Better late then never. I've been so busy since the Annular Eclipse last May 20th, I haven't had a chance to work on the images, but I finally have them done. I created a video of the event, which can be seen on YouTube.
My wife, Gloria, and I left Castle Rock, Colorado bright and early at 4:30 Sunday morning, the day of the eclipse. We arrived in Sante Fe, NM around noon, where we ate a great lunch at the Tune-Up Cafe, a very small cafe we wanted to try after watching a TV show about it on the Food Network show Drive-ins, Diners and Dives. The small, clean diner was getting crowded, but we got a table before the lunch crowd came in.
A few more miles further south we arrived in Albuquerque to a clear blue sky, although I could see some clouds starting to build over the mountains to the west of the city. I called Elizabeth Brown, a fellow Astronomical Society of Kansas City club member, to see where she and other club members were. Elizabeth and the rest of the group rode a train from Kansas City and were now driving back to Albuquerque from visiting the Very Large Array. The VLA is a set of very big radio telescope that you may remember were prominently displayed in the movie "Contact" starring Jodie Foster. I've never been to the VLA, and I had no time to visit this time around. Hopefully some day.
I told Elizabeth that we were going to drive west of the city into the country side in search of a better looking horizon instead of buildings . I drove along I-40, which is also the old Route 66 highway. I ended up in the town of Laguna, where I took a side road going north closer to the center line of the eclipse. About 15 miles later I ended up in Seboyeta, a very small town and a dead end and nothing I liked for a good horizon. We headed back to Laguna and then further west staying on a side road next to I-40. A few miles before we got to Grants, NM, I turned south on a road to the entrance of El Malpais National Monument, where we quickly saw a view of a huge valley with mountains off in the distance.
El Malpais is a huge area of molten lava trenches, caves, cinder cones and shield volcanoes. I wold love to visit this place some day, but not on this day. Instead, I parked and set up my tripod and camera. I used my Canon 300mm f/4 with a 1.4 extender making the final focal length 420mm at f/5.6. Focus is pretty simple with this lens. I use the camera's auto focus mode on the edge of the sun, but then turn of auto focus, otherwise, once I center the sun the focus points of the camera may not be near the edge anymore and the camera will try to find focus and never find it. This was the scene looking west, with plenty of clouds, but no time to look for a better place.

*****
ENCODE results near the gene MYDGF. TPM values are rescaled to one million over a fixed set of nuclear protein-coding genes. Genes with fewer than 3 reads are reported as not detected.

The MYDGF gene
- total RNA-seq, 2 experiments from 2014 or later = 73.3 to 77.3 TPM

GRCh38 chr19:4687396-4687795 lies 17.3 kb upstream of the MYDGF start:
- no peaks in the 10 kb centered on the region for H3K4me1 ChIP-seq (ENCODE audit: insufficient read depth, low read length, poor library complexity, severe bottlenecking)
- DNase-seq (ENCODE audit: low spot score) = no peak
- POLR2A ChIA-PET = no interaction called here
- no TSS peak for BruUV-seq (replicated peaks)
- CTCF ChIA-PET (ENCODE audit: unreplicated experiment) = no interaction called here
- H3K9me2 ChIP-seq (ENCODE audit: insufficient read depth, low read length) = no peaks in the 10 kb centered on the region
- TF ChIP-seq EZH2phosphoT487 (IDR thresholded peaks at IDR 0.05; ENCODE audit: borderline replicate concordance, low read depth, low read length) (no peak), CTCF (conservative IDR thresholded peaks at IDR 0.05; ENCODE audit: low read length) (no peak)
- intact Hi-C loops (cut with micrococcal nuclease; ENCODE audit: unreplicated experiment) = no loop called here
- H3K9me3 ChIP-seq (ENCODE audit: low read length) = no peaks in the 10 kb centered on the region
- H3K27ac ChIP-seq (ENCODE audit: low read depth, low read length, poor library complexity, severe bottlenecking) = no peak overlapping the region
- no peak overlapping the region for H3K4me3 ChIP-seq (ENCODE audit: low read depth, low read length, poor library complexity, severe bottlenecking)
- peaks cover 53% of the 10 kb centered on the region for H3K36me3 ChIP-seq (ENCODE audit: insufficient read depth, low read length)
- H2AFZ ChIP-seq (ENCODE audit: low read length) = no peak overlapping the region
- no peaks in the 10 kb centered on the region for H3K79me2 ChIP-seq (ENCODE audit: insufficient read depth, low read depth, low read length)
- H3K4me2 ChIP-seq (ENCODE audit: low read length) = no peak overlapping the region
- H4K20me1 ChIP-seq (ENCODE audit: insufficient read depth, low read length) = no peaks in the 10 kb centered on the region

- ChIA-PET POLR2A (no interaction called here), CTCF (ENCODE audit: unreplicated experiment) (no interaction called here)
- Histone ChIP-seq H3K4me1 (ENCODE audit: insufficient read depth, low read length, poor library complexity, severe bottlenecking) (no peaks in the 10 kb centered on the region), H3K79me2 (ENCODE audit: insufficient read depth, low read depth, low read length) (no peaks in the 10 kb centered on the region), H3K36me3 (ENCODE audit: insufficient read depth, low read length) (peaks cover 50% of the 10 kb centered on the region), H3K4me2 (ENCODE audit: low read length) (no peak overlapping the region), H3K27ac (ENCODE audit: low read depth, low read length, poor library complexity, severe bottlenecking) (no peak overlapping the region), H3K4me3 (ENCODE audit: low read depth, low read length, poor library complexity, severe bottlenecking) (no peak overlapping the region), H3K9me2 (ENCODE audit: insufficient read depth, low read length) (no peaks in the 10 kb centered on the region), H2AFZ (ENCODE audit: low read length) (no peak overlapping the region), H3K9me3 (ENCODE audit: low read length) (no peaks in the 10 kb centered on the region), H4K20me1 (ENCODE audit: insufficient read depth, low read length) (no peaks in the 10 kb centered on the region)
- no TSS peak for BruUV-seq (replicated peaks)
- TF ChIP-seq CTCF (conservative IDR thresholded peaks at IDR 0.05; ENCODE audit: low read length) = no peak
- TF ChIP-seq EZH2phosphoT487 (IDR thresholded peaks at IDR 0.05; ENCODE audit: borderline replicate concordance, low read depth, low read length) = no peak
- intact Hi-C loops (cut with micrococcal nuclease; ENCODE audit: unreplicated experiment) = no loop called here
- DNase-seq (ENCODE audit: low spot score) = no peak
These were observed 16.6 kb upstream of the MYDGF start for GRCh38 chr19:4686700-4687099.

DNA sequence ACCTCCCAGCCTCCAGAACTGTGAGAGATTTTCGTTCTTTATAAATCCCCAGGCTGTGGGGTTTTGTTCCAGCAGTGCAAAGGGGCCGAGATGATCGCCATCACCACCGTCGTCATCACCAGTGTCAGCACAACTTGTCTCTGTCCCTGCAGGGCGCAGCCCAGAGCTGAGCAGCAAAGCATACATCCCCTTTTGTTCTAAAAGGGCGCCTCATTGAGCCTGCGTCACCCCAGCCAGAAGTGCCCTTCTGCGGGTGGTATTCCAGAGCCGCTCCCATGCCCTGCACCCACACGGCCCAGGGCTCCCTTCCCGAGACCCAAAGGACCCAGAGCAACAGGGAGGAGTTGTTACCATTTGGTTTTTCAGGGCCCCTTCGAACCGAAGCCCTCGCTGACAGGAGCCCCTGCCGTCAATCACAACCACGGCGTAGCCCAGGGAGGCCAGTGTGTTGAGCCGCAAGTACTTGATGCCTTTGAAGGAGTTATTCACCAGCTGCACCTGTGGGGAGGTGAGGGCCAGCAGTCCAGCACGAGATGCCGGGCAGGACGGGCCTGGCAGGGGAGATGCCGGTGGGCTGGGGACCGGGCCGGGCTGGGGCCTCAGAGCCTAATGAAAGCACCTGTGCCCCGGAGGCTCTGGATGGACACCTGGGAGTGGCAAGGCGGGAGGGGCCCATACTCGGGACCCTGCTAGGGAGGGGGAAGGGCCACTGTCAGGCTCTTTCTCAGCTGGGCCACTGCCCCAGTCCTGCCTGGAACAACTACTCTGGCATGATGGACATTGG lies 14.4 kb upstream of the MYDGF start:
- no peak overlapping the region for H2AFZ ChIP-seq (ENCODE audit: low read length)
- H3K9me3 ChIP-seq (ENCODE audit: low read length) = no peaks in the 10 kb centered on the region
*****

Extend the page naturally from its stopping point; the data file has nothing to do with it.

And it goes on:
Soon after I was set up, a young woman drove up and set up a tripod and camera a few yards from us. Gloria went over to talk to her for a bit. When she came back she told me that she was also planning on taking pictures of the eclipse, but she did not have a solar filter. I'm pretty sure she didn't get anything, because the sky was just too clear to shoot the Sun without a solar filter.
The first bites of the sun by the moon came right on time, but a few clouds also took some bites right near first contact. You can see this on the video. A few more clouds came and went, but for the most part, it was clear.
Some time before the mid-eclipse a car drove up with a young couple stopping to get a view of the eclipse. They did not have solar filters so we let them use some extra solar filter glasses that we had. Second contact came right on time, but just as the Moon was moving to the center of the Sun some clouds ruined our view and my pictures of a perfect ring of fire. You can see the clouds breaking up the ring on the video. They did not go away until after third contact.
Just as the couple drove off, another car showed up. A woman, a man and a young girl were using solar filter glasses. I invited them over to have a look at the eclipse through my camera, which gave a much better view. They were local people who said they drove here for a better view of the eclipse as it set in the west. It was nice to be under the shadow of the Moon and share one of natures great events with them.
We watched the rest of the eclipse cloud free and soon the Sun was touching the edge of the far mountains in the west. Watching the partially eclipsed Sun slide behind trees along the mountain horizon until the last bit of Sun disappeared was worth the whole trip. Below is an image of that scene.
By the time we got back to Albuquerque it was dark. If you've ever driven east into Albuquerque in the dark, you'll know that the the city lights spread out in the valley below you is a fantastic sight. It's like watching the city lights from a low flying airplane.
It was a very good Annular Eclipse, but now I can't wait for the Total Solar Eclipse in 2017. Total eclipses are far superior to an annular. This is because during a total, you don't need a solar filter to view or photograph it. Watching a total solar eclipse is one of the greatest sights you will ever see, which pictures can't do justice to the feeling of seeing a twilight sky with stars visible and a dark hole where the sun should be. The horizon all around you has the color of one huge sunset. One can see why people in the far past would be afraid when they saw the Sun disappear being replaced by a round dark hole surrounded with a streaming corona and pink prominences. Click here to see the track and where you need to be in the Moons shadow.